It’s one thing preparing your research for academic publications – there is a recognised structure to follow, certain items to always include, and feedback from co-authors and reviewers to improve your writing.  But presenting that same information to the general public is a whole other ball game.  How do you keep a class of undergraduates interested for a whole 2hr lecture on underwater acoustics?  How do you encourage community volunteers to develop scientific thinking skills?  How do you explain your research to media personnel in a way that makes it exciting and worth sharing?

These are problems that I find really interesting.  Obviously traditional science communication (academic publications and presenting at scientific conferences) is important.  But I’ve spoken before of the importance of also becoming a virtual scientist, and learning new science communication techniques to promote your research.  So I was pretty chuffed last week to find myself at a day-long workshop on “Science Communication and Presentation Skills” as part of FameLab Australia.

Bringing Science into the Spotlight

Taking the Stage at FameLab Australia WA Competition

Taking the Stage at FameLab Australia WA Competition to discuss underwater acoustics

FameLab is one of the world’s leading science communication competitions.  It aims to get people “talking science” by mentoring young scientists and engineers to turn them into awesome communicators.  Similar to the 3-Minute-Thesis Competition (3MT), speakers are given only 3mins to explain their area of research – no powerpoint, no labcoats, no jargon!  Organised by the British Council, there are over 45 countries participating in the event, having their own national finals to determine their competitors for the final FameLab International Competition in the UK.

I was encouraged by Curtin University to enter, so went along last Thursday to the workshop, which culminated in the WA State Finals that evening.  The workshop was held by three local science communicators – Emma Donnelly (Science Outreach Coordinator; Curtin University), Sarah Lau (Communication Managed; ChemCentre), and Renae Sayers (Theatre and Events Coordinator; Scitech).  We spent an amazing day bouncing around between flaming hands, personal brands, communication platforms, and vocal toolboxes.  It was like a step back into my former Science Presenter life…  If I could find a way to incorporate explosions, liquid nitrogen, and / or flaming limbs into my dolphin presentations, I would be complete!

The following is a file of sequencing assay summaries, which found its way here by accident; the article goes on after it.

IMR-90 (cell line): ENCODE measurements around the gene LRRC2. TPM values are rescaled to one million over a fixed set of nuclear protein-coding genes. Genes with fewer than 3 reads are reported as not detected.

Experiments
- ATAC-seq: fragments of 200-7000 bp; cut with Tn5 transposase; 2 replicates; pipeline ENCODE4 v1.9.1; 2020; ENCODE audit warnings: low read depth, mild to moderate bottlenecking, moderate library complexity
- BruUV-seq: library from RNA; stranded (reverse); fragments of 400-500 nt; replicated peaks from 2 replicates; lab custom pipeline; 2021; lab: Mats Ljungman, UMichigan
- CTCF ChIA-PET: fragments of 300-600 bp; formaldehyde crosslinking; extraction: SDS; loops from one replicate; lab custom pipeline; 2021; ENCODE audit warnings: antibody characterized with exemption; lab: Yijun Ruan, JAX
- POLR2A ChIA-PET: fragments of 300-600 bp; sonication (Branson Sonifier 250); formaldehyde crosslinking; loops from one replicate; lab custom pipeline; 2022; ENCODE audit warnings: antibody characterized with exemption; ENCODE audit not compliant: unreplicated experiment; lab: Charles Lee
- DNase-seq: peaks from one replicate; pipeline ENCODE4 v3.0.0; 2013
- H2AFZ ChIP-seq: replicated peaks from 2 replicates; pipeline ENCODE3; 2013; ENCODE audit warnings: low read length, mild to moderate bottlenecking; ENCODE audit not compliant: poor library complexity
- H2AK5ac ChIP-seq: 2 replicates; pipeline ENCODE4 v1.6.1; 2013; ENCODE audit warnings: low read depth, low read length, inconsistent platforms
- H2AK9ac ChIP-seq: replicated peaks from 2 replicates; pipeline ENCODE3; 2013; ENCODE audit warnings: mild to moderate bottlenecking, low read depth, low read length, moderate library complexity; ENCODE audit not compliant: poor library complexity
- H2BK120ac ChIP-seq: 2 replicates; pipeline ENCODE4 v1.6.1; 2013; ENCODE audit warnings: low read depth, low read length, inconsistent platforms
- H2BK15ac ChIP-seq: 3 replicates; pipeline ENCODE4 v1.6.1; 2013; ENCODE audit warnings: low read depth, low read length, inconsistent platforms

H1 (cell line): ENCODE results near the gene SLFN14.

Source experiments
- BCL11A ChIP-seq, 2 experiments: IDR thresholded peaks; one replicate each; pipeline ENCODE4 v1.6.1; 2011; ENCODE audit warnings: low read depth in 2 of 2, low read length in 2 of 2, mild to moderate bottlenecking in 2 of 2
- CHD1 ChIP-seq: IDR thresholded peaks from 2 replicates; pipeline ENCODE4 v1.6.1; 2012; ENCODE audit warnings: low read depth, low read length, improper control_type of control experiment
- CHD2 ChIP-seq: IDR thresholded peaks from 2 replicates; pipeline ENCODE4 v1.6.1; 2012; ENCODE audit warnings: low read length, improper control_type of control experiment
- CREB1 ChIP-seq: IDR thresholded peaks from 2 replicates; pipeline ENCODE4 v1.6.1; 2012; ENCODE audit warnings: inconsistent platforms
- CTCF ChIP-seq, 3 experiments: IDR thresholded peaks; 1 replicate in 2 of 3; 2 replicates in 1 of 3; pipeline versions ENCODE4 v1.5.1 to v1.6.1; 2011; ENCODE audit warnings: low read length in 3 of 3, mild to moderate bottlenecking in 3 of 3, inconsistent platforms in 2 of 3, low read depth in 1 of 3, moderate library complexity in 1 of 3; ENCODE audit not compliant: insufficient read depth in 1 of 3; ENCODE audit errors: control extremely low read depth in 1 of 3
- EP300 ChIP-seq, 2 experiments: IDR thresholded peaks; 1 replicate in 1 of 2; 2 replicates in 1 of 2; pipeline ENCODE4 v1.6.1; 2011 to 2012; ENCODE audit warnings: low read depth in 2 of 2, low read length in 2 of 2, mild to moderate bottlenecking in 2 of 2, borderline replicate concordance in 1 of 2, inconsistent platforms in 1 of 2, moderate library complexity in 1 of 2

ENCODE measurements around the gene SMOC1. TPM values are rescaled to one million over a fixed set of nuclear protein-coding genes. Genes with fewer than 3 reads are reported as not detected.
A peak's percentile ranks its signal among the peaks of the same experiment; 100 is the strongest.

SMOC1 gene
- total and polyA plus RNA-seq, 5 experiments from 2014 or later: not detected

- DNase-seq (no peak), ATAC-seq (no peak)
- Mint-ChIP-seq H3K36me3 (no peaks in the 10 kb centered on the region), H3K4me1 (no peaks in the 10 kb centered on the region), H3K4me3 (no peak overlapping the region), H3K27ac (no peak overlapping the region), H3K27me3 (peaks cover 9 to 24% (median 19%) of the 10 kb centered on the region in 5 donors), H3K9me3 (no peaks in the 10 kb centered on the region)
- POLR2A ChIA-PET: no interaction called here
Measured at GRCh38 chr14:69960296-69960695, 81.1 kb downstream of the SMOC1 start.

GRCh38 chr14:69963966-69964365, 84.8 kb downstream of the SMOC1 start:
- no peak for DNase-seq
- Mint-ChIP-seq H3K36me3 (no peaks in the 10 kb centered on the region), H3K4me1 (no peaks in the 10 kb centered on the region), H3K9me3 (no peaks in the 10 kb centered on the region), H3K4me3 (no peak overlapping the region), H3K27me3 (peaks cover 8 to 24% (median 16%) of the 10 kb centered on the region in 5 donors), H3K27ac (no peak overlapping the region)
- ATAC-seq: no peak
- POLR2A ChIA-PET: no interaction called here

Like Taking a Keyboard from a Baby

For my talk, I really wanted to get people thinking about underwater soundscapes.  To do this, I wanted to use an example that people could relate to – and since I knew my audience would majorly consist of young to middle-aged adults, I figured comparing the underwater environment to a bar would be a pretty nifty metaphor! Almost everyone in the audience had probably experienced the masking effects of background noise in a pub at some point, so it nicely familiarised the problem faced by dolphins.

How do a keyboard and a martini glass explain underwater noise?

How do a keyboard and a martini glass explain underwater noise?

But how to illustrate this on stage?  FameLab requires the use of a prop, which I struggled with for a while.  I got a friend to record some bar sounds from his weekend exploits, but playing them on stage quickly became a logistical pain.  The rules didn’t allow me to use the FameLab sound system, and bringing my own wasn’t feasible.

But a brainwave on the treadmill (I often problem-solve whilst walking) reminded me of the last time I was babysitting.  Owen wandered over to the electric keyboard, switched it on, and pressed the ‘random filler’ option to churn out some beats before dancing around in circles for ten minutes.

Random cheesy filler music would make a great bar-sounds alternative – loud enough to make the point, whilst being tacky enough to be funny.  Win!

Two Dolphins Walk into a Bar…

The resultant talk wasn’t filmed as part of FameLab, but Phil managed to catch the talk on his phone.  The volume is a bit low, but still gives a pretty good video of my performance!

"Tursiops Wins Again!" - Lyn Beazley presents me as the FameLab WA People's Choice winner

“Tursiops Wins Again!” – Lyn Beazley presents me as the FameLab WA People’s Choice winner